CDC claims in new study vaccination offers better protection than a previous COVID infection

The Centers for Disease Control and Prevention claims a new study indicates people who are vaccinated against COVID-19 are better protected against future hospitalizations than having natural immunity from a prior infection.

The study, released on Friday, analyzed more than 7,000 people from spanning nine states and 187 hospitals and compared those who had not gotten a vaccine but had contracted the coronavirus over the last three to six months versus others who had gotten a vaccine during the same time window.

“The analysis found people hospitalized with coronavirus-like symptoms were more than five times more likely to test positive for COVID-19 if they had had recent prior infection than if they were recently vaccinated,” The Hill reported Friday.

“We now have additional evidence that reaffirms the importance of COVID-19 vaccines, even if you have had prior infection,” CDC Director Dr. Rochelle Walensky noted in a statement. “This study adds more to the body of knowledge demonstrating the protection of vaccines against severe disease from COVID-19.”

The CDC’s findings appear to conflict with multiple earlier analyses that indicate natural immunity provides better protection from reinfection than any of the currently available vaccines.

For instance, an Israeli study reviewed by Johns Hopkins School of Public Health noted that researchers “found that the rates of SARS-CoV-2 breakthrough infections in vaccinated individuals, while very low (highest rate = 1.5%), were significantly higher than the rates of reinfection and hospitalization in previously infected individuals.”

Also, the researchers discovered that “individuals who were previously infected who received one dose of the Pfizer vaccine were even more protected from breakthrough infection than the naturally infected group,” the Johns Hopkins review said, adding: “There were no deaths in any of the groups examined.”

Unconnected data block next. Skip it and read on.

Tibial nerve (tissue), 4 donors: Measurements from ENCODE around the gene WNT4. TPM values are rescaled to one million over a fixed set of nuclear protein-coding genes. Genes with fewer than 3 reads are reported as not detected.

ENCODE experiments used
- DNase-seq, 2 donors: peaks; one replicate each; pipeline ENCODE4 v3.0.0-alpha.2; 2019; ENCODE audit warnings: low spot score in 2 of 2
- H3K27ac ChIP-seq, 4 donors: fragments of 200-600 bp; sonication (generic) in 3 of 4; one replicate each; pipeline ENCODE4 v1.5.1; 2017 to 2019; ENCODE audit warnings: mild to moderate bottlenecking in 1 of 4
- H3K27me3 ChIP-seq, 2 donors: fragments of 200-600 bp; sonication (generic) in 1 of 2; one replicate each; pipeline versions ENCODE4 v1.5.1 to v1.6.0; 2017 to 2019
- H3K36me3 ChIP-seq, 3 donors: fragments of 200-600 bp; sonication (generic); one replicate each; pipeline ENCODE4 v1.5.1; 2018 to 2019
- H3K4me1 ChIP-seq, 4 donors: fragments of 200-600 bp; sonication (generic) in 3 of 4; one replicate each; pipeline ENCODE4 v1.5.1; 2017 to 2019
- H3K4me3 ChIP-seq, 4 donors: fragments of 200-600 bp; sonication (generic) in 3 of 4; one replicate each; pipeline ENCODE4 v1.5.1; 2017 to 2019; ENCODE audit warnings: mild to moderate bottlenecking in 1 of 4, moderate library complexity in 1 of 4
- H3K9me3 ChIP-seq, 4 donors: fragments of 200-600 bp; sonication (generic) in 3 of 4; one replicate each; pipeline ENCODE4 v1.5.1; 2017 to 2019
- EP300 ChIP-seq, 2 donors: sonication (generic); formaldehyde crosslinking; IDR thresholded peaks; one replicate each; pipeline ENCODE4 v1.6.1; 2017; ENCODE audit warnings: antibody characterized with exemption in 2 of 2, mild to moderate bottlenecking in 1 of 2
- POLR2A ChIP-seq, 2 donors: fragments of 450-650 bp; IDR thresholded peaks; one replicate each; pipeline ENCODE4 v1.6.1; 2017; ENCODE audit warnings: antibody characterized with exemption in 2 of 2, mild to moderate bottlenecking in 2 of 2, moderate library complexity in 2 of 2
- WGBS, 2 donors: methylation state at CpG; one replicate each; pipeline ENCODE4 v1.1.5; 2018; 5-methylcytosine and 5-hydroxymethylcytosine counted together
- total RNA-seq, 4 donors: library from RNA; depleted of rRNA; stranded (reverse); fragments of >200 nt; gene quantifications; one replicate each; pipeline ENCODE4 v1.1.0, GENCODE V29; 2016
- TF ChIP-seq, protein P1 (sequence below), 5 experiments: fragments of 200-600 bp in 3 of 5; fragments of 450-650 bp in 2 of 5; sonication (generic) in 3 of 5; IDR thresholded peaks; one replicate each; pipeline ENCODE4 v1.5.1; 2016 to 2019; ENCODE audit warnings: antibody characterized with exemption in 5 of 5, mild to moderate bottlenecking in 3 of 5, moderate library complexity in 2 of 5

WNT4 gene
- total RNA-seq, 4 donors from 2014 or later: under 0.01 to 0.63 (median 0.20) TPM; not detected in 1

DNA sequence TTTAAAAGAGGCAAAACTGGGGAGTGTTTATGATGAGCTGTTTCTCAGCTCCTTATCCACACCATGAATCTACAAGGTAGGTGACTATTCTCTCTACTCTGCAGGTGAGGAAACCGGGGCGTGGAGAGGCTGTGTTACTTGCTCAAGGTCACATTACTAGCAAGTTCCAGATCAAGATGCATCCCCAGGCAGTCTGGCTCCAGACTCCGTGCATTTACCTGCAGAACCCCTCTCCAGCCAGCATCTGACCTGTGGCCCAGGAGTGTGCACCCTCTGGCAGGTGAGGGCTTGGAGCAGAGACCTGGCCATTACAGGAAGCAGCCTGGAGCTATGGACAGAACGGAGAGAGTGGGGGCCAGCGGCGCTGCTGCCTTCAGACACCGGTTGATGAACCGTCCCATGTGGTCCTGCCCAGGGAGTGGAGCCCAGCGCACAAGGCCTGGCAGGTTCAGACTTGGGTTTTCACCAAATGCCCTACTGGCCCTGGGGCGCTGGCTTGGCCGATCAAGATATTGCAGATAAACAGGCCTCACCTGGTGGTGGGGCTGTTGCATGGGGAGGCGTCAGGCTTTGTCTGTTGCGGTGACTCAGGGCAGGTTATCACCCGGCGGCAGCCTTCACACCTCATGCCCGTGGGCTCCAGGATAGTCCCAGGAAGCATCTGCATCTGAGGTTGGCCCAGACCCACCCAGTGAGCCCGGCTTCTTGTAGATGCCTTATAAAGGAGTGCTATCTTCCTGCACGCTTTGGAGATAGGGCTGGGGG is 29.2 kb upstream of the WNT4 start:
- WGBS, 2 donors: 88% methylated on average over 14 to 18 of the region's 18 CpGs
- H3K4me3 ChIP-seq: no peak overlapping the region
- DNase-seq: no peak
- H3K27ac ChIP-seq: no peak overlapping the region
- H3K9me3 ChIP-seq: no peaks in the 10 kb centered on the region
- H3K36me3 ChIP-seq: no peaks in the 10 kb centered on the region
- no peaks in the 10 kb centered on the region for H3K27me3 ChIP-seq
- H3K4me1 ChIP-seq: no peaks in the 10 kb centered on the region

Earlier this month, the Brownstone Institute for Social and Economic Research highlighted dozens of studies indicating that natural immunity provided more and better protection from COVID-19 reinfection and severe illness than currently available vaccines.

“These studies demonstrate what was and is already known: natural immunity for a SARS-type virus is robust, long-lasting, and broadly effective even in the case of mutations, generally more so than vaccines,” the think tank stated in a summary.

“People who have contracted the virus and recovered deserve recognition. The realization that natural immunity – which pertains now to perhaps half of the US population and billions around the world – is effective in providing protection should have a dramatic effect on vaccine mandates,” the summary continued. “Individuals whose livelihoods and liberties are being deprecated and deleted need access to the scientific literature as it pertains to this virus.”

Nevertheless, the CDC and other federal health agencies have urged Americans to get a vaccine even if they have contracted the virus.

At a press conference earlier this week, Walensky said that hospitalization rates for unvaccinated people is about 12 times higher than for people who have been vaccinated.

She also reported that the vaccination rate in the country for those 12 years old and older has risen to 78 percent with at least one jab. She went on to say, however, that leaves around 60 million Americans who are still unvaccinated.

Missy Halsey


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